June 18, 2020
By Heather Curry
This past weekend, Iowa joined a growing list of states acting to protect hardworking Americans and their right to earn a living.
Supported by numerous coalition groups and dedicated lawmakers, Iowa’s Senate File 2418 accomplishes a great number of things: It advances critical criminal justice reforms, waives licensure fees for low-income workers, and adopts universal recognition, the central element of the Goldwater Institute’s Breaking Down Barriers to Work Act. With the passage of this bill, Iowa’s legislature has made it easier for skilled professionals to obtain an occupational license when they relocate to the state.
Why is universal recognition important? Many professionals are required to obtain an occupational license—a government permission slip—before being allowed to pursue their careers in a given state. In many cases, regulatory disparities between states mean that qualified individuals who have already completed training and testing to obtain a license in one state are required to complete additional training when relocating to a new state. These costly and time-consuming additional requirements can delay or even sideline the careers of trained professionals. Iowa’s new bill seeks to prevent this by directing licensing entities to recognize the out-of-state occupational licenses of new arrivals. So long as a person has held a license for one year in good standing at a substantially similar practice level, they are eligible to pursue a license under this new policy.
In addition to recognizing out-of-state licenses, Iowa’s bill also creates a pathway to licensure for professionals with work experience. As fewer than 30 occupations are licensed in all 50 states, the addition of this pathway ensures that hardworking Americans aren’t locked out of work simply because states approach regulation differently. Under the new law, if a person has obtained at least three years of relevant experience at a similar practice level and comes from a state that did not license that particular occupation, he or she is eligible to receive a license in Iowa without having to take on additional education or training.
These reforms will have a transformative effect on Iowa’s regulatory regime. Americans for Prosperity’s Iowa State Director Drew Klein praised the bill, commenting, “After years of education and advocacy, we are excited to see the Iowa legislature take a historic step forward in reducing barriers to work. Easing the path for formerly incarcerated individuals to find fulfilling work, as well as recognizing unlicensed work experience and credentials from beyond Iowa will open doors to opportunity for many. We thank the legislature for helping create safer communities and making Iowa a more attractive place to live, work and raise a family.” SF 2418 awaits the signature of Governor Kim Reynolds.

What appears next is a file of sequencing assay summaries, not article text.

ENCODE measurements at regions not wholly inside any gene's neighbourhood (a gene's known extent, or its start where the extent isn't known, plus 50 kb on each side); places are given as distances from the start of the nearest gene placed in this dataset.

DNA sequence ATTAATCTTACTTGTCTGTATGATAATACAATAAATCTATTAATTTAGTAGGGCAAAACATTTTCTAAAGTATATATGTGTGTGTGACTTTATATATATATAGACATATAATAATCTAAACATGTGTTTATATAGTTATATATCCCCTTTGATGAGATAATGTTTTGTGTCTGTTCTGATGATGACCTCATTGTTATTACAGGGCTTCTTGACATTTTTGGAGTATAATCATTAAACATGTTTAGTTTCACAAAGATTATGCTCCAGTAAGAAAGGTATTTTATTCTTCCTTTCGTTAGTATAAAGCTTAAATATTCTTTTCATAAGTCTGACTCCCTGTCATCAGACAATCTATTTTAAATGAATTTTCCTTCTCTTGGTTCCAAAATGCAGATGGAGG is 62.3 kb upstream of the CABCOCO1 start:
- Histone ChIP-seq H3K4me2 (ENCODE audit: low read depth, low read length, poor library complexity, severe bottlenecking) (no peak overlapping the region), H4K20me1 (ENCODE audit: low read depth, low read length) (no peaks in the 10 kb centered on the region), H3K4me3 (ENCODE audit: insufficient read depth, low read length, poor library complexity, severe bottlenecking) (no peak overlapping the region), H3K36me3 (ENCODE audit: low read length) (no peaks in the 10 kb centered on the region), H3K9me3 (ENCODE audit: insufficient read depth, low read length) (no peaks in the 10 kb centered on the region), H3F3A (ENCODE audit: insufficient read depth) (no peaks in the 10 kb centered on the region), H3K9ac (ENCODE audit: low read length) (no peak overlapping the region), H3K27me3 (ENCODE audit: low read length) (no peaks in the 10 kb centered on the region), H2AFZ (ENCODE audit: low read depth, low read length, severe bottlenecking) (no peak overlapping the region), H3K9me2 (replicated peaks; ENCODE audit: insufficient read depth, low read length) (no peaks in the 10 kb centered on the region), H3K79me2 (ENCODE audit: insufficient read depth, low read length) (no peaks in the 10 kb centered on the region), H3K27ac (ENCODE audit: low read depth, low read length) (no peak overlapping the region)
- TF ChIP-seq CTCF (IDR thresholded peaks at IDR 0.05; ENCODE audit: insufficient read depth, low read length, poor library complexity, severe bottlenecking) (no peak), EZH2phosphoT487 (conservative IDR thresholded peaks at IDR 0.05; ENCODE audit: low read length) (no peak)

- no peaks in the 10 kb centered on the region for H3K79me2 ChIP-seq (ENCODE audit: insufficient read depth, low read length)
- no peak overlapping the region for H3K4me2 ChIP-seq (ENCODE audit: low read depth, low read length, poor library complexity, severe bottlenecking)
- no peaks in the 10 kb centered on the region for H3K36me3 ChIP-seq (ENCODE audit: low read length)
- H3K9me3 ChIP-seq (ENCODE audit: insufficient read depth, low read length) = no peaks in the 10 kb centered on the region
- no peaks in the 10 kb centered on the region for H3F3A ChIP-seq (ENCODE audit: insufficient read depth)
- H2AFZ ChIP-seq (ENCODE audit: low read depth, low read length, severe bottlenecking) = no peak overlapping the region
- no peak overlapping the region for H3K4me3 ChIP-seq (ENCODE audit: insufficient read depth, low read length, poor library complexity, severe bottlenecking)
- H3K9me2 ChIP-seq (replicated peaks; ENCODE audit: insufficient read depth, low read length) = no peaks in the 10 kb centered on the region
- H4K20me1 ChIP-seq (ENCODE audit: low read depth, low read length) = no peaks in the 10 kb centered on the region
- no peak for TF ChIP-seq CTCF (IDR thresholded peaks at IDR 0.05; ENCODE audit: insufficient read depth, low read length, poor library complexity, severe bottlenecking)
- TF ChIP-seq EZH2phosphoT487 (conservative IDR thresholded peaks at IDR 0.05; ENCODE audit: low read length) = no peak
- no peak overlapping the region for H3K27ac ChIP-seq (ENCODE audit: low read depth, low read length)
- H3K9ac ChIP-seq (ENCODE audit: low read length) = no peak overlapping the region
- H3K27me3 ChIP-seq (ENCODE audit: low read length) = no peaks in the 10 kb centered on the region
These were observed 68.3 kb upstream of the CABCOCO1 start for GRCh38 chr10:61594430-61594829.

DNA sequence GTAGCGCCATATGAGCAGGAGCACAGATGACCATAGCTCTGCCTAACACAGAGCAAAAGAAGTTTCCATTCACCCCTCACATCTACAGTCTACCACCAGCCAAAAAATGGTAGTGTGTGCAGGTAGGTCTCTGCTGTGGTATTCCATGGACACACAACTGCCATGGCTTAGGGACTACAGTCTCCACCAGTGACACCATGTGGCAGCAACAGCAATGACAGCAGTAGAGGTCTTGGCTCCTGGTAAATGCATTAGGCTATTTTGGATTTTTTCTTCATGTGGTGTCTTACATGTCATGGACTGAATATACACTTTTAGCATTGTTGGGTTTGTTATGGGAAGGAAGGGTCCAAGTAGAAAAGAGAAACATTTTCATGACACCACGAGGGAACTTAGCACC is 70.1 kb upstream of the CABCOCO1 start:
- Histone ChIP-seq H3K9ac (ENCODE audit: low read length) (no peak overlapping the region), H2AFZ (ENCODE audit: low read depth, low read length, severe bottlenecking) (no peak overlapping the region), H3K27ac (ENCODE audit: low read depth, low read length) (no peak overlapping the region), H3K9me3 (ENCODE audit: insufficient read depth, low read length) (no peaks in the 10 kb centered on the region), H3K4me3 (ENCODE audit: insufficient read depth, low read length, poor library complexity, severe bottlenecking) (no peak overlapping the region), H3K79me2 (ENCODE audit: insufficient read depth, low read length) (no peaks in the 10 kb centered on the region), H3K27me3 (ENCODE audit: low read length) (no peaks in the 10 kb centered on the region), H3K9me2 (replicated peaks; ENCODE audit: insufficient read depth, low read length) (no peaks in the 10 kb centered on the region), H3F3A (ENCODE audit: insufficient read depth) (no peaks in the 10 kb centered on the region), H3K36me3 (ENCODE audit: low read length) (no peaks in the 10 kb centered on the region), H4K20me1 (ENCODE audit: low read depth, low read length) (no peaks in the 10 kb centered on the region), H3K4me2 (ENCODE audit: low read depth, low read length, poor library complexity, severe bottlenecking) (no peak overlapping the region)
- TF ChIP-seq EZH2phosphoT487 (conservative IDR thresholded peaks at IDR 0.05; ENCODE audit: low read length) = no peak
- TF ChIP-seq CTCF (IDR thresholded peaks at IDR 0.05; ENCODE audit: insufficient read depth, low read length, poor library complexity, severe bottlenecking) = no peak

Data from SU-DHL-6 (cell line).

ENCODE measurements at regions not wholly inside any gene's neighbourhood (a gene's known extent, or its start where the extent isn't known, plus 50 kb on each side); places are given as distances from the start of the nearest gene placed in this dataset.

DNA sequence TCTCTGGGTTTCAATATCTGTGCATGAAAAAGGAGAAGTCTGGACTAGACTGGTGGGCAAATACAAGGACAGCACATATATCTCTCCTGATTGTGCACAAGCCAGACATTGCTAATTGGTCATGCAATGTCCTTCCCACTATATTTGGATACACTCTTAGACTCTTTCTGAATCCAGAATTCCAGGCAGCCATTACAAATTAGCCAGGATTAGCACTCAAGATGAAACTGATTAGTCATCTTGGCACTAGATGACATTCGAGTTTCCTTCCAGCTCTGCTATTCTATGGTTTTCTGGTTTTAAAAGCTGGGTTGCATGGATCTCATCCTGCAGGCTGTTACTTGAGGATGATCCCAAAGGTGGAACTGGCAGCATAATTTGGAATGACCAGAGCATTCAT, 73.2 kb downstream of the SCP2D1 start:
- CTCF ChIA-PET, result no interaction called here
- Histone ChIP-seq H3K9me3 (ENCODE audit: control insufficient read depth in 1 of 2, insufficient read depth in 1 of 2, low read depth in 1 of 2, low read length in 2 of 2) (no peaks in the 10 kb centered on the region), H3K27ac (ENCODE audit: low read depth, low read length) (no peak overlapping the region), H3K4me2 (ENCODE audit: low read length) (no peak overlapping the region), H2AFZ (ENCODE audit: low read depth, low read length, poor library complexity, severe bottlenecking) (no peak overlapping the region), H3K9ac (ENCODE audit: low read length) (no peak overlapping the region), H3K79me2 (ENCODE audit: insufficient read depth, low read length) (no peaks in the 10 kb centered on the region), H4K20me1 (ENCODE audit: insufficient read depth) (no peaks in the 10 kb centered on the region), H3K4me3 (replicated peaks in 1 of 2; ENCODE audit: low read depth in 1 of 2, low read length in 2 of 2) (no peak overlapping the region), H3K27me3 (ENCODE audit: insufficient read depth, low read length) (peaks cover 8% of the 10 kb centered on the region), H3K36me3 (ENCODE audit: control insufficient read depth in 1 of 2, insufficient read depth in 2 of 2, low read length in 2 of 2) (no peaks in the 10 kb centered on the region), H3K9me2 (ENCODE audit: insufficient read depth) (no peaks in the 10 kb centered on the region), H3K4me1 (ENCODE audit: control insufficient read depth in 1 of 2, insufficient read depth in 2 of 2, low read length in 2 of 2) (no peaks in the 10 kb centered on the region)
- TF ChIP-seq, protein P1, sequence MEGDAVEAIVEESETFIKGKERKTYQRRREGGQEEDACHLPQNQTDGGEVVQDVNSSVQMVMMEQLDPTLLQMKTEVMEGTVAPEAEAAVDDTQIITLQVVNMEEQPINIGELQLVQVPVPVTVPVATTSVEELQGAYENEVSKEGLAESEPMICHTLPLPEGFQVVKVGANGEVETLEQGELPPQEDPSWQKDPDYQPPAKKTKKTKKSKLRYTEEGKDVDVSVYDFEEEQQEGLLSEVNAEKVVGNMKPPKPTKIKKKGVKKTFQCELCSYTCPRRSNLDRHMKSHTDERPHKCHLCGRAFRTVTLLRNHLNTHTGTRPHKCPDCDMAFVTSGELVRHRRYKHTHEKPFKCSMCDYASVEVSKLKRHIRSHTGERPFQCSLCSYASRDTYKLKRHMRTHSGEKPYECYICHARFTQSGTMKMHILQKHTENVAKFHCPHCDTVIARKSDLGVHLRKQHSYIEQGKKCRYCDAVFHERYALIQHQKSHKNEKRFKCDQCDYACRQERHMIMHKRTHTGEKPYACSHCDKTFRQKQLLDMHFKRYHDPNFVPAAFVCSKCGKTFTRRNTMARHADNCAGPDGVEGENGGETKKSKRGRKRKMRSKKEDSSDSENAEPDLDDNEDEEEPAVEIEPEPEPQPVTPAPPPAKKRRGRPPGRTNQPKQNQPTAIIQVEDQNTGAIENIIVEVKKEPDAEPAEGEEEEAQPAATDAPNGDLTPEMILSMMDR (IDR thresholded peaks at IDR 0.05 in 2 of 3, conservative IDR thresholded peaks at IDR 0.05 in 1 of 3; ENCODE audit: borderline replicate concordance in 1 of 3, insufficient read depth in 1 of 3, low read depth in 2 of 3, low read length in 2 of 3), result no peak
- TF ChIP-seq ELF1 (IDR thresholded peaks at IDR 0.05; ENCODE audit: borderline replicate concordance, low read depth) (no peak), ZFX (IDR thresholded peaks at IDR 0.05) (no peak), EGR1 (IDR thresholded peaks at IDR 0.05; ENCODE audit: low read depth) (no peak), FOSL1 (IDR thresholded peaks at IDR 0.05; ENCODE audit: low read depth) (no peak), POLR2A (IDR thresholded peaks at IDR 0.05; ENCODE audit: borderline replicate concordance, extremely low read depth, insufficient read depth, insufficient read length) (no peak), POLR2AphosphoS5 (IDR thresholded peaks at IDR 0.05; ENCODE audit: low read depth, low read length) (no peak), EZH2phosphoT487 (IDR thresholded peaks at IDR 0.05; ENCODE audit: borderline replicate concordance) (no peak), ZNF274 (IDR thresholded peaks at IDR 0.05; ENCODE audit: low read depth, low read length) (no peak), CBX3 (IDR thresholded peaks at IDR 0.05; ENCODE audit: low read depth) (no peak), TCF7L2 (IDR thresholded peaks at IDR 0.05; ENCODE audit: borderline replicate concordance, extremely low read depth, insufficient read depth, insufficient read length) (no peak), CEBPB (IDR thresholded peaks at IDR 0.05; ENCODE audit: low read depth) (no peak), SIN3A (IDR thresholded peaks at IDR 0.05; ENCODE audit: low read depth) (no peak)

Iowa is not alone in pursuing this essential reform. In 2019, Arizona became the first state in the nation to recognize out-of-state occupational licenses. Arizona’s universal recognition law may be less than a year old, but early data shows that it is already having a tremendous effect. Since universal recognition went into effect in September of 2019, over 1,100 individuals have applied for and been granted an Arizona license to work in fields ranging from cosmetology to engineering.
This session, more than 20 states introduced universal recognition legislation. As of today, Arizona, Montana, Pennsylvania, Utah, Idaho, and Missouri have passed their own universal recognition laws. Other states, like Indiana, Louisiana, and Ohio have passed versions that benefit military families, recognizing, as Iowa’s bill does, that military families are often disproportionately impacted by costly and time-consuming regulation.
While Iowa is the latest state to remove regulatory hurdles for licensed professionals, still others may achieve similar reforms before the 2020 legislation session ends.
In Mississippi, a bill to extend licensing recognition to service members and their families passed the House of Representatives and awaits action in the Senate. This reform would allow members of the military to have the training they received while in the military recognized as a pathway to licensure in the state. Additionally, military spouses would be eligible to apply for a Mississippi license if they have held a valid out-of-state license for one year in good standing. This reform recognizes that military families are particularly vulnerable to the effects of onerous licensing, with spouses required to relicense as frequently as they are required to move.
As legislators look to revitalize local economies, universal recognition legislation can send a strong signal that licensed professionals are welcome to work and will have their training and experience recognized and respected in their new state. At a time when so many Americans are out of work, policymakers should act swiftly to remove the unnecessary hurdles that stand between workers and their right to earn a living. Universal recognition, along with other Goldwater reforms like the Home-Based Business Fairness Act, should be at the top of every state’s economic recovery agenda.
The Goldwater Institute applauds the Iowa legislature, as well as the many groups who worked to achieve this important reform. We look forward to hearing the many success stories that are sure to come from this important reform and thank Governor Kim Reynolds for her leadership on this issue.
Heather Curry is the Director of Strategic Engagement at the Goldwater Institute.